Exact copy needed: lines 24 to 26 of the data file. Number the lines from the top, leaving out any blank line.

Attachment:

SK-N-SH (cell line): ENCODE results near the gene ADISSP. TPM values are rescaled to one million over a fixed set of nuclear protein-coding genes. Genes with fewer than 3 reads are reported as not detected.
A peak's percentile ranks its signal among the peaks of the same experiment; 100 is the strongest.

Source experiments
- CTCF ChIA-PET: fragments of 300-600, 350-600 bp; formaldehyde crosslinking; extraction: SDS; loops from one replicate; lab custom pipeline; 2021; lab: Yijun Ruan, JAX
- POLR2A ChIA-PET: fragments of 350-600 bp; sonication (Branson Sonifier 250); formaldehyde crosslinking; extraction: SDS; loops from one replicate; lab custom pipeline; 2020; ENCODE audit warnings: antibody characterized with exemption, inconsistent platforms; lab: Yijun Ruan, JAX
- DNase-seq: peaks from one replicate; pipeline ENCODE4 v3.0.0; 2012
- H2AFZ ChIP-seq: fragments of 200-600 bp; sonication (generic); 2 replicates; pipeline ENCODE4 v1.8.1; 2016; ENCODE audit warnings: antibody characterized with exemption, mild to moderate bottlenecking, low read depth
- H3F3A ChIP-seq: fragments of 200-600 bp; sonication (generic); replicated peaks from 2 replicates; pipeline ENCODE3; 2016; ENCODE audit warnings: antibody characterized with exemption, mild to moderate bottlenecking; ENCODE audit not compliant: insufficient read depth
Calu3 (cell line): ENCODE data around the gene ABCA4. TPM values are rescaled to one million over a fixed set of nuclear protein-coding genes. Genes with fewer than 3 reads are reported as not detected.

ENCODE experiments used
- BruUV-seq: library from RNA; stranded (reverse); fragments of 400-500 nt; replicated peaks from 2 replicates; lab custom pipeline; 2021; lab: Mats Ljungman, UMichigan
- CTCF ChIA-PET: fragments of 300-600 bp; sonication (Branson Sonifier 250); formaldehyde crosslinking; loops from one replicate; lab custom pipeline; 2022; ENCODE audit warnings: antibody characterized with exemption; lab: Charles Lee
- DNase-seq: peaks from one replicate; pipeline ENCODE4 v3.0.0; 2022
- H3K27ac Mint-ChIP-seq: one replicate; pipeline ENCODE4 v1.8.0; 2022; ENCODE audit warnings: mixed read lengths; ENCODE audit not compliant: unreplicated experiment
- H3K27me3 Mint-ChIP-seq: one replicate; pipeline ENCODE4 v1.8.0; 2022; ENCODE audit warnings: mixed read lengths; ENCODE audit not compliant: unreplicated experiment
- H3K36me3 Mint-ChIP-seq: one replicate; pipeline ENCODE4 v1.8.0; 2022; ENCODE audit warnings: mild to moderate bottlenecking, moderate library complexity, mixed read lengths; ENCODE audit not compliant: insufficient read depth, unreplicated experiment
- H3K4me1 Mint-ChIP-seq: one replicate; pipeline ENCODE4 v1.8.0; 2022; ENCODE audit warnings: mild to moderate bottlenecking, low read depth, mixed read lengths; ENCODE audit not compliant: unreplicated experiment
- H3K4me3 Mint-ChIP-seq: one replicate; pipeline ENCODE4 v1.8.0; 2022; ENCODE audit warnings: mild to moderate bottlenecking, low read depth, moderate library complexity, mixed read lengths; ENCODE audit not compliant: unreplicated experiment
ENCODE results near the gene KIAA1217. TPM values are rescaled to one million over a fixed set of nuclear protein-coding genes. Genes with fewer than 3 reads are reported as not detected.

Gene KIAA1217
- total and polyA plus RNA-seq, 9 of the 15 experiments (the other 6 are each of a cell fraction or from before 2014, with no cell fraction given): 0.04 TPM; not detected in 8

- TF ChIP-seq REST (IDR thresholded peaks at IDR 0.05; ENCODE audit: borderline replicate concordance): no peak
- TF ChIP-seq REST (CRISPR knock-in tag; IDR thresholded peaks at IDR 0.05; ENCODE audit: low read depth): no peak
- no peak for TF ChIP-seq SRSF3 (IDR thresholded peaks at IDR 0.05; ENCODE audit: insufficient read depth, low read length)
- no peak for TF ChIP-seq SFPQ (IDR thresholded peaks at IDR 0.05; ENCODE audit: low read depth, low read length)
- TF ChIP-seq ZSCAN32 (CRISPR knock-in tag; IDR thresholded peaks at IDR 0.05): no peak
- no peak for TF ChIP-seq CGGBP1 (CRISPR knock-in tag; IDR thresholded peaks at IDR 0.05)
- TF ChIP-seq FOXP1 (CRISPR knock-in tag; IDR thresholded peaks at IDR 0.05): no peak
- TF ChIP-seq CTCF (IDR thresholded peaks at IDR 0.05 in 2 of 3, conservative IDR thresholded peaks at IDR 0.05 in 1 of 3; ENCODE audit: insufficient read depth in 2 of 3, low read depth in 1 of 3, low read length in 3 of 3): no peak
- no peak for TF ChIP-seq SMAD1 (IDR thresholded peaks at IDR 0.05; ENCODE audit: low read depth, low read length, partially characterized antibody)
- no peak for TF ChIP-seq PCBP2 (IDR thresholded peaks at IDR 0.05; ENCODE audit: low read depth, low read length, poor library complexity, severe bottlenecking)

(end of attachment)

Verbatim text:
- no peak for TF ChIP-seq SRSF3 (IDR thresholded peaks at IDR 0.05; ENCODE audit: insufficient read depth, low read length)
- no peak for TF ChIP-seq SFPQ (IDR thresholded peaks at IDR 0.05; ENCODE audit: low read depth, low read length)
- TF ChIP-seq ZSCAN32 (CRISPR knock-in tag; IDR thresholded peaks at IDR 0.05): no peak